Story curator, editorial strategist, team leader, adviser, and trainer, Yolanda Valery is familiar with most processes involved in content production in a multi-platform setting.
She loves to take an idea and make it happen; also, she loves challenges. That's why after 18 years at the BBC, she decided it is time for a new adventure.
A year ago, she accepted the Head of Digital Engagement position at Ocado Group (the world's largest dedicated online grocery retailer). Since then, she is creating, implementing, and overseeing Ocado Group’s Digital Corporate Communications strategy.
Discover Yolanda's story - from publisher to corporate communications.
Head of digital engagement @ Ocado Group
- How does your day-to-day schedule look like?
- Describe yourself as a professional, what makes you succeed, what do you try to change or improve?
- You left the BBC after 18 years and joined Ocado Group. Why this decision?
- What skills do you need as the Head of Social Media?
- How did you manage to keep the online community engaged?
- What skills do you need as the Head of Digital Engagement?
- Any advice for someone who wants to become the head of social media, but the head of digital engagement?
- What's the biggest lesson you've learned over the years?
- In your opinion, what makes an excellent professional? Must-have qualities
- What's next? Plans, goals, dreams?
1. M: How does your day-to-day schedule look like?
Yolanda: I have a daily routine of reading/checking various sources and social media platforms, responding to emails, and going into multiple meetings.
I am still at a preparation stage, which requires a lot of stakeholder engagement, planning, and strategizing. I have the luxury of time for thinking, can’t complain about that!
2. M: Describe yourself as a professional, what makes you succeed, what do you try to change or improve?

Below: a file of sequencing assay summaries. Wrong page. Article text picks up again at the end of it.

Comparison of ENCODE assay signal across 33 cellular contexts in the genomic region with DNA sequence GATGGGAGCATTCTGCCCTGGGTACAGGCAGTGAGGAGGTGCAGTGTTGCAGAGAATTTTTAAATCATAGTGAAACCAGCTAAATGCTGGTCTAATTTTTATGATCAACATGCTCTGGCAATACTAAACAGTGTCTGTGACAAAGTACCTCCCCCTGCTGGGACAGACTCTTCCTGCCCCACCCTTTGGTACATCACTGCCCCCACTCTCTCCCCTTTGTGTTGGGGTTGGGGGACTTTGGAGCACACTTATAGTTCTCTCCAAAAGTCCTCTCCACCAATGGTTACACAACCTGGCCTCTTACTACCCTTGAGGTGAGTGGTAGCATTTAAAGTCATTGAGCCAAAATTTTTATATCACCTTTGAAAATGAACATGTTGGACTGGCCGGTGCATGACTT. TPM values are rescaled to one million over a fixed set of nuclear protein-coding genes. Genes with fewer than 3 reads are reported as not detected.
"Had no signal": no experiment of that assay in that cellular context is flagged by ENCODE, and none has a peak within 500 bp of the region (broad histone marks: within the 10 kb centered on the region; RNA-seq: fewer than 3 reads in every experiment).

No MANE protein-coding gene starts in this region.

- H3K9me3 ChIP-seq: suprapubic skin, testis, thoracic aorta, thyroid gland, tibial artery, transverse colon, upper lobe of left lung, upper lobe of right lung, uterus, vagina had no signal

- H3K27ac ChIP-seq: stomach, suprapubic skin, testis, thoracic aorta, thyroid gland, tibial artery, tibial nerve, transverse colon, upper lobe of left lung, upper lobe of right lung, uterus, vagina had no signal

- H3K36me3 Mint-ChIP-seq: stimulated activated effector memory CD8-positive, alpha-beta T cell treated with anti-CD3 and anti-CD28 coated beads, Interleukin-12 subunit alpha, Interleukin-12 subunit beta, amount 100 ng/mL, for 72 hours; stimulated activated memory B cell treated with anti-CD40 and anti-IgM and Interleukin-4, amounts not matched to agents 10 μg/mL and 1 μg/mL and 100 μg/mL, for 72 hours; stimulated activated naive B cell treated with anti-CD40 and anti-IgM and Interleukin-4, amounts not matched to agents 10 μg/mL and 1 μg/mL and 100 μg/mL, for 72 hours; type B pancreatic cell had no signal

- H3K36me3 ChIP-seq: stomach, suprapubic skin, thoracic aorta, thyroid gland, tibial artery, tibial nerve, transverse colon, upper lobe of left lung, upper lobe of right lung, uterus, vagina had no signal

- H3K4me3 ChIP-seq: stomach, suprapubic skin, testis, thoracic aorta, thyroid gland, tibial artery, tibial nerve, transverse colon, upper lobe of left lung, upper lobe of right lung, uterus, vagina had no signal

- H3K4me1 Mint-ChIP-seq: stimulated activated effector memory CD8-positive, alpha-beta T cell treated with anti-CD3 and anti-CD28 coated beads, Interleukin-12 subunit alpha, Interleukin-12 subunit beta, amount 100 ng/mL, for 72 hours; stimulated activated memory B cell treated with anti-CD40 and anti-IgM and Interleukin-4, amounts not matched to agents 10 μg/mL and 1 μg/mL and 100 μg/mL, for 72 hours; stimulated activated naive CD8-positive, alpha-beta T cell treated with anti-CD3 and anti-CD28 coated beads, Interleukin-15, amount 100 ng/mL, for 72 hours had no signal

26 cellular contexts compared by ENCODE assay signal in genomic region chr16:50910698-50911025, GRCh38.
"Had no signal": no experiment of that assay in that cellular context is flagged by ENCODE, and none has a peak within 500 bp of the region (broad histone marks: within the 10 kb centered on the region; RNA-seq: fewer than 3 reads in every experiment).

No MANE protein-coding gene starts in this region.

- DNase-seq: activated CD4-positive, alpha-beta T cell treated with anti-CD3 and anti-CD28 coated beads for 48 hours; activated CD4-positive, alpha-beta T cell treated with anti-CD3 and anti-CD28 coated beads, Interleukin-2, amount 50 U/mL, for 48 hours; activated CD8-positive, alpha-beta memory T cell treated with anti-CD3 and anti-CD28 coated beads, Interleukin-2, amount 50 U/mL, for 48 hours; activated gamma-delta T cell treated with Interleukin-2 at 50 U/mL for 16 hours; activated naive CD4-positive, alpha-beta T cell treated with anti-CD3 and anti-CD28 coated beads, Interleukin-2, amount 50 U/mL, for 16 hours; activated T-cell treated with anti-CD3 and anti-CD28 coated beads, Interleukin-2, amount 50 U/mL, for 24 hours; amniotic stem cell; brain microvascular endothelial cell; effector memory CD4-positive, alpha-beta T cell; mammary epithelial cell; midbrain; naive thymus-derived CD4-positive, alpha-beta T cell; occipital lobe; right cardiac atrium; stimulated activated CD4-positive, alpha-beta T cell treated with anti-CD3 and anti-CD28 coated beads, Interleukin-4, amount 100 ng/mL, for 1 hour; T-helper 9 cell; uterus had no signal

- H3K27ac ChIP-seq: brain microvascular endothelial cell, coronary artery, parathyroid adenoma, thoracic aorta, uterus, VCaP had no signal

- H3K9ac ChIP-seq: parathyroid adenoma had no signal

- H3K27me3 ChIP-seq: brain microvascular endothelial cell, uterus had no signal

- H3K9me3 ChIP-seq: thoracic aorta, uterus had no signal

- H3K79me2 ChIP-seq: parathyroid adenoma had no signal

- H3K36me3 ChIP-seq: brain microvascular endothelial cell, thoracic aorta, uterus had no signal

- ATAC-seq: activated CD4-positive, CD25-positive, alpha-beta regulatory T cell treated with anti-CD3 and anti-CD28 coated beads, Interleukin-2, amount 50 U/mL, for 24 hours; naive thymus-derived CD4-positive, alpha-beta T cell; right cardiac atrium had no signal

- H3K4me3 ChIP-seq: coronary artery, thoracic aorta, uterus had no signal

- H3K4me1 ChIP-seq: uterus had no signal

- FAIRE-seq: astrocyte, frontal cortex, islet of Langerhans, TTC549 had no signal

Yolanda: I suppose something key for me is flexibility, adaptability, and the capacity to see the broader picture.
For example, understanding that creativity is a skill that can be applied to problem-solving as much as coming up with a wacky idea for a piece of content (which is a more traditional way of seeing creativity in the content-making context).
Also, the ability to listen and to understand what is needed. In terms of what I try to change or improve, I do have a short attention span! Sometimes I need to make an effort to concentrate, but I have learned specific tricks to overcome this.
3. M: You left the BBC after 18 years and joined Ocado Group. Why this decision?
Yolanda: I had great fun at the BBC - I will always consider it my home. The learning opportunities were massive, and it is just this incredibly creative place to work and grow.
But after 18 years, I felt I needed to see what else I could do with what I had learned, and what else could learn on top of that.
I often say that I haven’t done everything you could do as a journalist, but I certainly did everything that I wanted to do (except, maybe, a documentary or two), so I feel I left in my bucket list.